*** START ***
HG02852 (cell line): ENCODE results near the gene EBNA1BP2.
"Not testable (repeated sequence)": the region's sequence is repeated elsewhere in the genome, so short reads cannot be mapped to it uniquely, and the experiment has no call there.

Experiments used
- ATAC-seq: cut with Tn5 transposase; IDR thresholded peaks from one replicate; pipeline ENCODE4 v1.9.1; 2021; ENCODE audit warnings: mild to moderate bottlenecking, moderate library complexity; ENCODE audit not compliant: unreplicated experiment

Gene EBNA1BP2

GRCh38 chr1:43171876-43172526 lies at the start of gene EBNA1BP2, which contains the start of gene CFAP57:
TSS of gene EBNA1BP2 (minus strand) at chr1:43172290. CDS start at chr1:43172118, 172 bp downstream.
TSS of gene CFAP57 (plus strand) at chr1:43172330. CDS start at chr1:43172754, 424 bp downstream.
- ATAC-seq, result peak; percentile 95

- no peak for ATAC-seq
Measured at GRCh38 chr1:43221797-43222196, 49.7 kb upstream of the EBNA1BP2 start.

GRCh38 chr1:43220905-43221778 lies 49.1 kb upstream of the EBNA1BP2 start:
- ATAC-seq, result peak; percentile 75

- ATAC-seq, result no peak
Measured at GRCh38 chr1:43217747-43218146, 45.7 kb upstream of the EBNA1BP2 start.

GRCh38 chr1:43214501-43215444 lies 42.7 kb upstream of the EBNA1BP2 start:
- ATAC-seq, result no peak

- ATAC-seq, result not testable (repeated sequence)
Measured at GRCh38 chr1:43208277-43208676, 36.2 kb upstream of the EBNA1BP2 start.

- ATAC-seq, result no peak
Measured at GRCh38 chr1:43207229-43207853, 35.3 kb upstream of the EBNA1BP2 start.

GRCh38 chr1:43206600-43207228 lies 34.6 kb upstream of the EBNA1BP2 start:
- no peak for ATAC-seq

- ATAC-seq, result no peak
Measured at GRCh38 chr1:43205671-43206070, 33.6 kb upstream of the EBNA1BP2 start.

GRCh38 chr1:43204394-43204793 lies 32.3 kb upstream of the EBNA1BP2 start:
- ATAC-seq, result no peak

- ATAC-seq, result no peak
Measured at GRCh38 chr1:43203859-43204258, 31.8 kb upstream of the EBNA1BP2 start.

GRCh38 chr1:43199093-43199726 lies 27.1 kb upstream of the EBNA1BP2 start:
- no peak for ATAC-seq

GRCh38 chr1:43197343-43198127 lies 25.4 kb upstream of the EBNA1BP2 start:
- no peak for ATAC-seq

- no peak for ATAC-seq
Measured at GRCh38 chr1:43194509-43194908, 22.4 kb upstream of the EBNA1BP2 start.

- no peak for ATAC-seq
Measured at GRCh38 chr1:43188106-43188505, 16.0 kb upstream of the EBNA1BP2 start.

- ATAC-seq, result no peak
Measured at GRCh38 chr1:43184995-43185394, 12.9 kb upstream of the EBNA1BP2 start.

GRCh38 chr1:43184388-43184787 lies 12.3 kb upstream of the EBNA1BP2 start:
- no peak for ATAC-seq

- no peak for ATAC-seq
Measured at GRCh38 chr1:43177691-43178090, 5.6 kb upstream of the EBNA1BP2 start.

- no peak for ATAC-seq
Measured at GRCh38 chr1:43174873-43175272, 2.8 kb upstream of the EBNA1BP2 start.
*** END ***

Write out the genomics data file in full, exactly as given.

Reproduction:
HG02852 (cell line): ENCODE results near the gene EBNA1BP2.
"Not testable (repeated sequence)": the region's sequence is repeated elsewhere in the genome, so short reads cannot be mapped to it uniquely, and the experiment has no call there.

Experiments used
- ATAC-seq: cut with Tn5 transposase; IDR thresholded peaks from one replicate; pipeline ENCODE4 v1.9.1; 2021; ENCODE audit warnings: mild to moderate bottlenecking, moderate library complexity; ENCODE audit not compliant: unreplicated experiment

Gene EBNA1BP2

GRCh38 chr1:43171876-43172526 lies at the start of gene EBNA1BP2, which contains the start of gene CFAP57:
TSS of gene EBNA1BP2 (minus strand) at chr1:43172290. CDS start at chr1:43172118, 172 bp downstream.
TSS of gene CFAP57 (plus strand) at chr1:43172330. CDS start at chr1:43172754, 424 bp downstream.
- ATAC-seq, result peak; percentile 95

- no peak for ATAC-seq
Measured at GRCh38 chr1:43221797-43222196, 49.7 kb upstream of the EBNA1BP2 start.

GRCh38 chr1:43220905-43221778 lies 49.1 kb upstream of the EBNA1BP2 start:
- ATAC-seq, result peak; percentile 75

- ATAC-seq, result no peak
Measured at GRCh38 chr1:43217747-43218146, 45.7 kb upstream of the EBNA1BP2 start.

GRCh38 chr1:43214501-43215444 lies 42.7 kb upstream of the EBNA1BP2 start:
- ATAC-seq, result no peak

- ATAC-seq, result not testable (repeated sequence)
Measured at GRCh38 chr1:43208277-43208676, 36.2 kb upstream of the EBNA1BP2 start.

- ATAC-seq, result no peak
Measured at GRCh38 chr1:43207229-43207853, 35.3 kb upstream of the EBNA1BP2 start.

GRCh38 chr1:43206600-43207228 lies 34.6 kb upstream of the EBNA1BP2 start:
- no peak for ATAC-seq

- ATAC-seq, result no peak
Measured at GRCh38 chr1:43205671-43206070, 33.6 kb upstream of the EBNA1BP2 start.

GRCh38 chr1:43204394-43204793 lies 32.3 kb upstream of the EBNA1BP2 start:
- ATAC-seq, result no peak

- ATAC-seq, result no peak
Measured at GRCh38 chr1:43203859-43204258, 31.8 kb upstream of the EBNA1BP2 start.

GRCh38 chr1:43199093-43199726 lies 27.1 kb upstream of the EBNA1BP2 start:
- no peak for ATAC-seq

GRCh38 chr1:43197343-43198127 lies 25.4 kb upstream of the EBNA1BP2 start:
- no peak for ATAC-seq

- no peak for ATAC-seq
Measured at GRCh38 chr1:43194509-43194908, 22.4 kb upstream of the EBNA1BP2 start.

- no peak for ATAC-seq
Measured at GRCh38 chr1:43188106-43188505, 16.0 kb upstream of the EBNA1BP2 start.

- ATAC-seq, result no peak
Measured at GRCh38 chr1:43184995-43185394, 12.9 kb upstream of the EBNA1BP2 start.

GRCh38 chr1:43184388-43184787 lies 12.3 kb upstream of the EBNA1BP2 start:
- no peak for ATAC-seq

- no peak for ATAC-seq
Measured at GRCh38 chr1:43177691-43178090, 5.6 kb upstream of the EBNA1BP2 start.

- no peak for ATAC-seq
Measured at GRCh38 chr1:43174873-43175272, 2.8 kb upstream of the EBNA1BP2 start.